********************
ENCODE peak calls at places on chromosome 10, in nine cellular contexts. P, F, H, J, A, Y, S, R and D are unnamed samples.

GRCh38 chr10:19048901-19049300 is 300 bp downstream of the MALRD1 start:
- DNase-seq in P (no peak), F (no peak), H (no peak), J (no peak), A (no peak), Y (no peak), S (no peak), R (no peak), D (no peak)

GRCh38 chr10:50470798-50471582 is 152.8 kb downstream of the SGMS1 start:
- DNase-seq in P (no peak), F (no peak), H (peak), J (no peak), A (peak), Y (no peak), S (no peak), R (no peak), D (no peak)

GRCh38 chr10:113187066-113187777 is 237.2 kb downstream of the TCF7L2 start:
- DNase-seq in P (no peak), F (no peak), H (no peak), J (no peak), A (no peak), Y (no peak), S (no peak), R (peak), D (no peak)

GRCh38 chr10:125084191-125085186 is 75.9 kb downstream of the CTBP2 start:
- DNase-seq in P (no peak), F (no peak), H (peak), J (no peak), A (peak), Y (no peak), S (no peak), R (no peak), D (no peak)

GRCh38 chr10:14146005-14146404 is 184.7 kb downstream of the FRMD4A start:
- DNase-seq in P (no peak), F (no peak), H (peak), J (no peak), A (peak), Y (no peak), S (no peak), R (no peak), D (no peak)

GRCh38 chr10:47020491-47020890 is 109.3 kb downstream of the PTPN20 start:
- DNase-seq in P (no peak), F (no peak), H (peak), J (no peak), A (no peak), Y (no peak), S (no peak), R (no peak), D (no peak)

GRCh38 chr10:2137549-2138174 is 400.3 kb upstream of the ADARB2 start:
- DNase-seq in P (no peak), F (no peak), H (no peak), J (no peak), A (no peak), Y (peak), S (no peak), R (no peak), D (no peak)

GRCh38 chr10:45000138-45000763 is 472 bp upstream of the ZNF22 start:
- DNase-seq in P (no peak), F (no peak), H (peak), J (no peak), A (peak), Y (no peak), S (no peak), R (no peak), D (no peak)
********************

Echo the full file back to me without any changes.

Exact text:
ENCODE peak calls at places on chromosome 10, in nine cellular contexts. P, F, H, J, A, Y, S, R and D are unnamed samples.

GRCh38 chr10:19048901-19049300 is 300 bp downstream of the MALRD1 start:
- DNase-seq in P (no peak), F (no peak), H (no peak), J (no peak), A (no peak), Y (no peak), S (no peak), R (no peak), D (no peak)

GRCh38 chr10:50470798-50471582 is 152.8 kb downstream of the SGMS1 start:
- DNase-seq in P (no peak), F (no peak), H (peak), J (no peak), A (peak), Y (no peak), S (no peak), R (no peak), D (no peak)

GRCh38 chr10:113187066-113187777 is 237.2 kb downstream of the TCF7L2 start:
- DNase-seq in P (no peak), F (no peak), H (no peak), J (no peak), A (no peak), Y (no peak), S (no peak), R (peak), D (no peak)

GRCh38 chr10:125084191-125085186 is 75.9 kb downstream of the CTBP2 start:
- DNase-seq in P (no peak), F (no peak), H (peak), J (no peak), A (peak), Y (no peak), S (no peak), R (no peak), D (no peak)

GRCh38 chr10:14146005-14146404 is 184.7 kb downstream of the FRMD4A start:
- DNase-seq in P (no peak), F (no peak), H (peak), J (no peak), A (peak), Y (no peak), S (no peak), R (no peak), D (no peak)

GRCh38 chr10:47020491-47020890 is 109.3 kb downstream of the PTPN20 start:
- DNase-seq in P (no peak), F (no peak), H (peak), J (no peak), A (no peak), Y (no peak), S (no peak), R (no peak), D (no peak)

GRCh38 chr10:2137549-2138174 is 400.3 kb upstream of the ADARB2 start:
- DNase-seq in P (no peak), F (no peak), H (no peak), J (no peak), A (no peak), Y (peak), S (no peak), R (no peak), D (no peak)

GRCh38 chr10:45000138-45000763 is 472 bp upstream of the ZNF22 start:
- DNase-seq in P (no peak), F (no peak), H (peak), J (no peak), A (peak), Y (no peak), S (no peak), R (no peak), D (no peak)